“But I’ve a notion to just wander off in wild country and live best as I can.” –Louis L’Amour (Passin’ Through)
“Blessed is the man whose strength is in You, Whose heart is set on pilgrimage.” –Psalm 84:5 (NKJV)
Well, the Lord let me live another year! If you go by weeks, it was a year ago yesterday that I had my heart attack. If you go by the day it will be a year ago tomorrow. Strange the way life, or death, comes at you at times. However, it is not so strange for the hand of the Lord to intervene. The Reaper may have had it in for me, but the Redeemer said, “No, not yet.” When He does removed His hand for death to come, He will also be the One to hold mine as I pass over.
I keep getting asked the question, “Am you going to retire?” I’m really not sure what that means. What is retirement anyway? Annie’s Uncle John said that he might “retread” but he would never “retire.” They will certainly come a day when it is time to leave the classroom of academia, but that doesn’t mean retirement, it simply means changing and doing something else.
People say, “You need to enjoy life. You’ve worked all these years.” From where does that thought come? I’ve often wondered about that. I already enjoy life. I have been given another year to enjoy life. And work, what was man put here on earth for if not to work? (Read John Piper’s “Rethinking Retirement”)
There are several places in the New Testament where lists of virtues or character traits of a believer. Paul, James, and Peter all have lists given to them by the Holy Spirit. I want to look at one of those lists this summer from the Apostle Peter.
“Since his divine power has bestowed upon us all things that are necessary for true life and true religion, through the knowledge of him who called us to his own glory and excellence, and since through these gifts there have been bestowed upon us precious and very great promises, that through them we might escape the world’s corruption caused by lust and become sharers in the divine nature–since all this is so, bend all your energy to the task of equipping your faith with courage, your courage with knowledge, your knowledge with self-control, your self-control with stedfastness, your stedfastness with piety, your piety with brotherly affection, your brotherly affection with Christian love.” –2 Peter 1:3-7, Barclay translation
I like where he says, “bend all your energy.” The NKJV states, “giving all diligence.” Therefore, it must be a very important of the Christian walk to look at this portion of Scripture. Barclay refers to this as “equipment” or a “ladder of virtues.” Lloyd-Jones calls it the “balanced life.” Contrary to what some in the church might said today and for exclaiming that dreadful word of “legalism” the Bible is clear that God expects His people to live a certain type of life.
God has saved us by grace, but there is such a thing as “growing in grace.” There is something that Peter is depicting that we must also do our part. God has already done His. Peter states, “bend all your energy to the task of equipping your faith with courage… .” This is often translated “virtue.” But what is virtue? It is moral power, or moral energy. In our society today, that is a trait that is sorely needed. This is a time in our history that “moral energy” is definitely needed. It starts here with our faith and then there must be a continual moral progress. Barclay writes, “[the] supreme effort of man must cooperate with the grace of God.” Moffat states, “The Christian life must not be an initial spasm followed by a chronic inertia.”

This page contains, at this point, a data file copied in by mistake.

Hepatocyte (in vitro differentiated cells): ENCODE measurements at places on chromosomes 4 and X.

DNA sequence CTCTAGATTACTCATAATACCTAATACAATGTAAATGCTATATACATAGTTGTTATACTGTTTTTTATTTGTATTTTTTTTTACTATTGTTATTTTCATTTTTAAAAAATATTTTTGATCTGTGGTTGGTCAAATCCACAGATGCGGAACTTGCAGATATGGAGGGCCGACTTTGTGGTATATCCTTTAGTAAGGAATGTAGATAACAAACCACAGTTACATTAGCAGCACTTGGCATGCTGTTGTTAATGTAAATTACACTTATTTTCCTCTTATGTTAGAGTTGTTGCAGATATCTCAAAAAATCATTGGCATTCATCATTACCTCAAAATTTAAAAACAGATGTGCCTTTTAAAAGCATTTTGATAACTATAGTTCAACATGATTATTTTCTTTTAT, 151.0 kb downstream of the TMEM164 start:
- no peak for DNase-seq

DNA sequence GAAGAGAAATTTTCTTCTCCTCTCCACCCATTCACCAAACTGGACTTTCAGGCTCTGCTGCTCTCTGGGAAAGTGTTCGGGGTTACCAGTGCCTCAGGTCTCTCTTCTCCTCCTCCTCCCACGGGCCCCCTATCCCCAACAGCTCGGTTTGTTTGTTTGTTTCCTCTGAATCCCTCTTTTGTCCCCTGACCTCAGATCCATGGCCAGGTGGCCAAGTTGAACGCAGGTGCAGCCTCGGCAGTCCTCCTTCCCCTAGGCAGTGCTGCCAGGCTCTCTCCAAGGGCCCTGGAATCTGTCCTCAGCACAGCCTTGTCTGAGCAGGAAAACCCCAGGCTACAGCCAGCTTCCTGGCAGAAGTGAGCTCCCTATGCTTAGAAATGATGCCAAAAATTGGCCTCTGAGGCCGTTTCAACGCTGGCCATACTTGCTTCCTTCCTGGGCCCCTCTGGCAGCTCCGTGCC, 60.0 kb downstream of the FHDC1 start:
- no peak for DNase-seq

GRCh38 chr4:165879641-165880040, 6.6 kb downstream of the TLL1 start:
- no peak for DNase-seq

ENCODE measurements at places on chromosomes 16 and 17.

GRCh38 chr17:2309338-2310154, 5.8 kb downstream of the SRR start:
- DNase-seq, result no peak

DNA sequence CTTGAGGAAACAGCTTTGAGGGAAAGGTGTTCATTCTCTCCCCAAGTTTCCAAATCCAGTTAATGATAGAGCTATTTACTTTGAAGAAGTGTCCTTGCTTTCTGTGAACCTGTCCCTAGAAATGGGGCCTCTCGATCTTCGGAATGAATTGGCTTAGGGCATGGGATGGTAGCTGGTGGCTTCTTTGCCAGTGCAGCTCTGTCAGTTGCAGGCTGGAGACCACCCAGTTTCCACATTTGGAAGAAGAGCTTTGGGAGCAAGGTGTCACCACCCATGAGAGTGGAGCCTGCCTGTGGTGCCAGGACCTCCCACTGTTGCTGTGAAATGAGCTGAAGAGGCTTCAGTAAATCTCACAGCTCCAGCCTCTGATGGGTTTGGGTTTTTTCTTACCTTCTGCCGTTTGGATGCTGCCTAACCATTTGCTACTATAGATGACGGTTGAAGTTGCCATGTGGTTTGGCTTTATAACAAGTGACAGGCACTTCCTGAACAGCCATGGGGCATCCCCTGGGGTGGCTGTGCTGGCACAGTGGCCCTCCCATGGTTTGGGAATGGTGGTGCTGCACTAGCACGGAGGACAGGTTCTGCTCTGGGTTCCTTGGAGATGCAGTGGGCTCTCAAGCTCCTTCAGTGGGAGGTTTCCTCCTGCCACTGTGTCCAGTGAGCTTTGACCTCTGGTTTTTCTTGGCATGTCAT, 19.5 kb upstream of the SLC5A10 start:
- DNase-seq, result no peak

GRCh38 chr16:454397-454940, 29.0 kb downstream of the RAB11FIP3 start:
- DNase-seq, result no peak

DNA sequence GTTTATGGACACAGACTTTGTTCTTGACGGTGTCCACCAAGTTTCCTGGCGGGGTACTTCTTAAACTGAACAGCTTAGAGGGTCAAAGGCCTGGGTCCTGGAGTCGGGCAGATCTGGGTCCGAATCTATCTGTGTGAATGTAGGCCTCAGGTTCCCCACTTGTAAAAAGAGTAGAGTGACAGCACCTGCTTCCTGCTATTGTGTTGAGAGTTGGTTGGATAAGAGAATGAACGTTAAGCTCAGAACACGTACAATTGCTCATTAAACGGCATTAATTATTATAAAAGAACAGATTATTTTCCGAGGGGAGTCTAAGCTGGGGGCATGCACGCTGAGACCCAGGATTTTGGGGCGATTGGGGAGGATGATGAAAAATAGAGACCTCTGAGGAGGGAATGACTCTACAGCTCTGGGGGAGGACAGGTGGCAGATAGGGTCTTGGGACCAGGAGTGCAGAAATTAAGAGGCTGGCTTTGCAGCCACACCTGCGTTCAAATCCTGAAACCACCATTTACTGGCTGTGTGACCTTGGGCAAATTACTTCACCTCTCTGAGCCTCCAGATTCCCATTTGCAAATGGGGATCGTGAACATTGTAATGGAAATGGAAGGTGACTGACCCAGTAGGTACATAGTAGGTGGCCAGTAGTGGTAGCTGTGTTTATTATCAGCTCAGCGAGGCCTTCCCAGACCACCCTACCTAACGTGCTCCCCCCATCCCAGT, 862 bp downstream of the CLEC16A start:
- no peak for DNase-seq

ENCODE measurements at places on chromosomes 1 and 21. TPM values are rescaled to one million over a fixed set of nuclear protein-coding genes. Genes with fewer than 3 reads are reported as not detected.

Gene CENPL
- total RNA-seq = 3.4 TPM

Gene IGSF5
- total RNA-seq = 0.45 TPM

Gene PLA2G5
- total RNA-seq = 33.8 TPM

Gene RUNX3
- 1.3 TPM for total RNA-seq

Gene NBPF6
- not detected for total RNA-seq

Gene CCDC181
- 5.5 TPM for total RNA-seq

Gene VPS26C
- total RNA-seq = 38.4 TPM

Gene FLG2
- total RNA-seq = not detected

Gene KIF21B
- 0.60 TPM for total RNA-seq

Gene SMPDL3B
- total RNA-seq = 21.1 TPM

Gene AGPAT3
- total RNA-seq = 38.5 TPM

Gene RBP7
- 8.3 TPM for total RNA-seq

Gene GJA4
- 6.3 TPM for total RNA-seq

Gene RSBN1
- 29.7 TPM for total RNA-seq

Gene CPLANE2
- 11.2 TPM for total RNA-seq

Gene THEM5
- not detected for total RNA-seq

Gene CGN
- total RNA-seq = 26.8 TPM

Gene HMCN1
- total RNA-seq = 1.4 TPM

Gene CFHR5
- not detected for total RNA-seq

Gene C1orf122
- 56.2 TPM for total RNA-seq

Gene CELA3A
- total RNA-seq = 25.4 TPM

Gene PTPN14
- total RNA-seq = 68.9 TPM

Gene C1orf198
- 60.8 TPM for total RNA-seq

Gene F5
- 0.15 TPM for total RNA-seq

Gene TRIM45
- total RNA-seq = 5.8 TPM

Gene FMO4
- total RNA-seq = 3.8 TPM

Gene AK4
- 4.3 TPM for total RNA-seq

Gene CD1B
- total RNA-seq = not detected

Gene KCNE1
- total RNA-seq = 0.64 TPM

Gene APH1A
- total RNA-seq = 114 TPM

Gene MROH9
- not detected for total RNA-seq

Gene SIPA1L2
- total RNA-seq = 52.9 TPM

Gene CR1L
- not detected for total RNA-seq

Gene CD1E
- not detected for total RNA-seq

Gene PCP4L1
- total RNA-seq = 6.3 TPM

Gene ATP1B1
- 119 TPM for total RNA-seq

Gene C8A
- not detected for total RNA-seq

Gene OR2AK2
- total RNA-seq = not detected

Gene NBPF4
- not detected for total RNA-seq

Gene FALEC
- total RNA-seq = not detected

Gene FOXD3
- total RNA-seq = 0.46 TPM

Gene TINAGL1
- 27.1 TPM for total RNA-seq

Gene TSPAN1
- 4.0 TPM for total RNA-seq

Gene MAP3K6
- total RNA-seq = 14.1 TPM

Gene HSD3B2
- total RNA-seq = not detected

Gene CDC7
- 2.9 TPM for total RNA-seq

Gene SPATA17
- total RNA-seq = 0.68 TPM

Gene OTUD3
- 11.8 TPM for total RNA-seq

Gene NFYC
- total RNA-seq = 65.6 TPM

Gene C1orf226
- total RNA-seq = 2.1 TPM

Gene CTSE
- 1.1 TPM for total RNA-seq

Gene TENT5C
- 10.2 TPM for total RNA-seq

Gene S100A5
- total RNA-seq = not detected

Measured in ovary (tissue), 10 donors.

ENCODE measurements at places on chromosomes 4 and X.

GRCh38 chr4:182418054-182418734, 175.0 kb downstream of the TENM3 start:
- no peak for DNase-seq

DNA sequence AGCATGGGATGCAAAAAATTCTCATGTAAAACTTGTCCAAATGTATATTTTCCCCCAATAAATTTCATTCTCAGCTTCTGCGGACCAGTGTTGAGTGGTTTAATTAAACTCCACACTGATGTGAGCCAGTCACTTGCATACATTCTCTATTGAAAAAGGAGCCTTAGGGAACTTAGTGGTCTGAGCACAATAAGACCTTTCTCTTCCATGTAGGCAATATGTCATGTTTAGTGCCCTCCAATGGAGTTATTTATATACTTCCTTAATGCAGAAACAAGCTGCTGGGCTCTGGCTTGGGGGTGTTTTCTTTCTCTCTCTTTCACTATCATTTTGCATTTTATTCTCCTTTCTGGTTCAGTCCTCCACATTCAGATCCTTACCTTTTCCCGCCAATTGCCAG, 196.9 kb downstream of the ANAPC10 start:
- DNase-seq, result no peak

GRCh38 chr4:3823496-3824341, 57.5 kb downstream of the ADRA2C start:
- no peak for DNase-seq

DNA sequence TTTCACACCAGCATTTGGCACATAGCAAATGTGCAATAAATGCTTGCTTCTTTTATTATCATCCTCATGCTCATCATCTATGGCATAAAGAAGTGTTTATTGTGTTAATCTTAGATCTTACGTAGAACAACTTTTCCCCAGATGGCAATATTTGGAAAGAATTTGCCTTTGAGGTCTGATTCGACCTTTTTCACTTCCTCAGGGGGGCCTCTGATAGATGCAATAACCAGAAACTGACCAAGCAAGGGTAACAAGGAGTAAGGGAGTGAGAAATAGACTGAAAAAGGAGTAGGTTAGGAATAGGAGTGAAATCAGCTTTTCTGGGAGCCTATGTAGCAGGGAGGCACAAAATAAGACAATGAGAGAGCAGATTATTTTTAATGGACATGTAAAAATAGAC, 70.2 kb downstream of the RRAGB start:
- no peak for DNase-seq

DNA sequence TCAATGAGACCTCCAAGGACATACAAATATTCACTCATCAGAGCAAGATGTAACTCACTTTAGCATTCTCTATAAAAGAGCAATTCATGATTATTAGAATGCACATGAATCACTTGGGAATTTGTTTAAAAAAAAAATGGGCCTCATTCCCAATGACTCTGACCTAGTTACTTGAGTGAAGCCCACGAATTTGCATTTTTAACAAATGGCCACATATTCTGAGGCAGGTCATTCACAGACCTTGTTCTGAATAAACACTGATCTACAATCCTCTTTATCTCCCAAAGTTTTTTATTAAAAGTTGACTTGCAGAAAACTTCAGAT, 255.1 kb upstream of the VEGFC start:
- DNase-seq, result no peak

Remember faith is “unquestioning certainty”! We are justified by faith, but that does not exempt a man from works (i.e., James). Barclay contends that, “Faith is not only commitment to the promises of Christ; it is also commitment to His demands.” There that should give you plenty to ponder on for a few days.
I have a great little book written by Terry W. Glaspey, “Book Lover’s Guide to Great Reading.” From time-to-time this summer I will give you some of his thoughts on books that should be in the Christian’s library. Yes, L-I-B-R-A-R-Y; remember we are to study. Glaspey states, “Because we live in a culture that is sometimes not very receptive to the Christian faith, we must make the effort to think through the meaning of our faith.” I know, there are some hard words and thoughts in that sentence, especially “effort” and “think”.
There seems to be more and more fads upon the scene. There seems to be more distraction taking us away from the “important things.” I challenge you to take time to read the words of Christians of the past. Glaspey writes, “In modern Christianity we are often prone to faddishness, placing our concerns in the ephemeral and transient rather than the weighty and eternal.” We get caught up in the trivia rather than developing the foundational.
Here are a couple to start with: “The Confessions” by Augustine, and “Pilgrim’s Progress” by John Bunyan. “Confessions” is written in the form of prayers of thanksgiving and praise to God. It is the story of Augustine’s intellectual and spiritual journey; the soul in search of God. If you read Bunyan compare your life to the character of Christian. This is a Christian journey and you are on a Christian journey. What stands in your way?
Pretty heavy thoughts for around the campfire, but I’ve done plenty of thinking at places like that. However, not to leave you overwhelmed or your brain to addled I’ll close with some simple truths from a farmer. I don’t know the author, but here are a few.
“Your fences need to be horse-high, pig-tight and bull-strong.”
“Keep skunks and bankers at a distance.”
“Life is simpler when you plow around the stump.”
“A bumble bee is considerably faster than a John Deere tractor.”
P.S. Remember the sacrifice of those on D-Day.